Maybe because I didn't have expectations and was geared up to thrash it, to my own surprise, I liked Kutty Srank. Kutty Srank is like a lesson in the text book of movie making. The director himself wrote the story of a mariner(Kutty Srank means boat captain in Malayalam) who moors at different ports and as we all know a sailor cannot escape being a sailor, there is indeed a woman at every port. Three ports, three women. Now don't get your hopes high on sleazy and rein in those wayward thoughts - can't it be that these three women could be an embodiment of three main female roles one comes across in life? I think maybe that is what the director-story writer intended them to be.
There is Revamma, the local aristocrat's daughter, her part of the story is set in Malabar("Yeah yeah yeah, I am a believer" in the director, that definitely bought me off.) Padmapriya plays her, a Ceylon returnee, newly converted Buddhist doctor turned nun. Padmapriya is becoming the Smita Patil of the South, if there is strong female character role, directors choose her by default. The film is also set in three seasons. Kutty Srank(oh, that's Mammootty, if you didn't know it already) arrives in Malabar in the middle of summer. He is the boat captain and the right hand of the local Mooppan who takes care of all Mooppan's dirty tasks.
The one time the movie turns slightly artsy is when there is an allegory of a wounded swan depicting Revamma's state. But that's ok in my books, the director doesn't repeat it. Kutty Srank see the shades of his mother in Revamma. The other two women are in the other two principalities which merged to form the current Kerala state, in addition to Malabar - Kochi and Travancore.
We meet Pemmana(Kamalinee Mukharjee) in Kochi during the monsoons and Kali in Travancore in winter. I didn't know there was winter in Travancore. After living in Arctic for almost a decade I could snub at a Kerala winter but the people of Travancore(or Kerala) I know would kick me off the planet if I denied them winter. So don't tell them of my transgression.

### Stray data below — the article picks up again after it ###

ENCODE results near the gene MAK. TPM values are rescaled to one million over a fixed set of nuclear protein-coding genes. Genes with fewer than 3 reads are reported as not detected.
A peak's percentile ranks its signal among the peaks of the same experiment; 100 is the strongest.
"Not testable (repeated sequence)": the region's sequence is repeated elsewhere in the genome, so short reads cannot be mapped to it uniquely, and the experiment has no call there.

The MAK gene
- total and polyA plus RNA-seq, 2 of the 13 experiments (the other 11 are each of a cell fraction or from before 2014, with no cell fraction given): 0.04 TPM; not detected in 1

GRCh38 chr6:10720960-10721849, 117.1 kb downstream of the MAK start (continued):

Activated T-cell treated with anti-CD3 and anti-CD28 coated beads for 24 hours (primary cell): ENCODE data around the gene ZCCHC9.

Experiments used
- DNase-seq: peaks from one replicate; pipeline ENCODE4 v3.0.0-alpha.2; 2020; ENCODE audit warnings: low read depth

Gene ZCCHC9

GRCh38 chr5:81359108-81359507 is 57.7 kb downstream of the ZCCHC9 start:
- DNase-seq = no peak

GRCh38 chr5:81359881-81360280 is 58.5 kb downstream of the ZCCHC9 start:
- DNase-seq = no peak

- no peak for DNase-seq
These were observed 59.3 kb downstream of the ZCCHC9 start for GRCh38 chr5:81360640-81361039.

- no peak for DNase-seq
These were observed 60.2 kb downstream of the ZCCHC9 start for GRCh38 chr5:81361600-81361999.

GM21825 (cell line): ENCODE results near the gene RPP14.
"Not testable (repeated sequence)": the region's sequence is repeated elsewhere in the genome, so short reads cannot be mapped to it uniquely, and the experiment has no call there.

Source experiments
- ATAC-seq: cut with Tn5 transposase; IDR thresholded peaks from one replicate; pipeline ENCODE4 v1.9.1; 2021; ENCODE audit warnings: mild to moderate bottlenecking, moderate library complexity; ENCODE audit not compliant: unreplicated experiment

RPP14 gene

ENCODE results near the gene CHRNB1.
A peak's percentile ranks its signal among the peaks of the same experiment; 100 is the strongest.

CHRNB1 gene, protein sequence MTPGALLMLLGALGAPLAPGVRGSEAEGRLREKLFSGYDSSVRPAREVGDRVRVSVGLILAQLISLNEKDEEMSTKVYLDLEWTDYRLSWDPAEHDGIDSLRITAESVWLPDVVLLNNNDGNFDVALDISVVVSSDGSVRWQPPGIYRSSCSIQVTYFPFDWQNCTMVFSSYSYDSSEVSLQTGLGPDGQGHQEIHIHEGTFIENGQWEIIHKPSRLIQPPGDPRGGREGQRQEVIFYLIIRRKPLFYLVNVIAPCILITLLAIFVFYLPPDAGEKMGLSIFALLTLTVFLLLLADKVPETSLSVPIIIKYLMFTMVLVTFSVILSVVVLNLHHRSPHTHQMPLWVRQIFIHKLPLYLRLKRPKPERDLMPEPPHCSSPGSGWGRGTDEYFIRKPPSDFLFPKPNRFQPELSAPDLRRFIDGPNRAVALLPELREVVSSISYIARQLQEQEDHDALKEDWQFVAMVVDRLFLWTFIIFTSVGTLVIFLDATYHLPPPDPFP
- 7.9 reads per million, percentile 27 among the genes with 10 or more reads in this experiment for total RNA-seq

The story and the script is rich in the ways of the land, as it was 70-100 years ago. For me Anjuli Shukla's cinematography is the highlight of the movie, of course I cannot comment enough on the talents of the director and the actors.The movie pays tribute to the verdant landscape of Kerala, himself a whiz behind the camera I can understand the director's foresight while creating his scenes and characters making maximum use of the the visual bonanza provided by nature herself.
One thing I found jarring was the location and the set of the police station. It looked like a set, erected on the beach, flouting CRZ(I know there was no CRZ back then, that's just an additional jab), looking and smelling of cardboard and new paint(made to look old of course.) I don't care much about music in a movie like this, I vaguely remember there were songs, native folk song type. Other than that I draw blank when it comes to the sound track treats.
The film won the National award for the best film and best cinematography and 3 other awards(see, my expectations were not far off the mark.) I wonder about the etymology of the word Kutty Srank in Malayalam. Did it come from Cutty Sark - the British clipper chip, whose name is from Scotland? As I have become acquainted with different English accents, I am amazed how much of Indian English accent is shaped by Scottish and Welsh influences.
My final verdict: Give Kutty Srank a try, it might surprise you.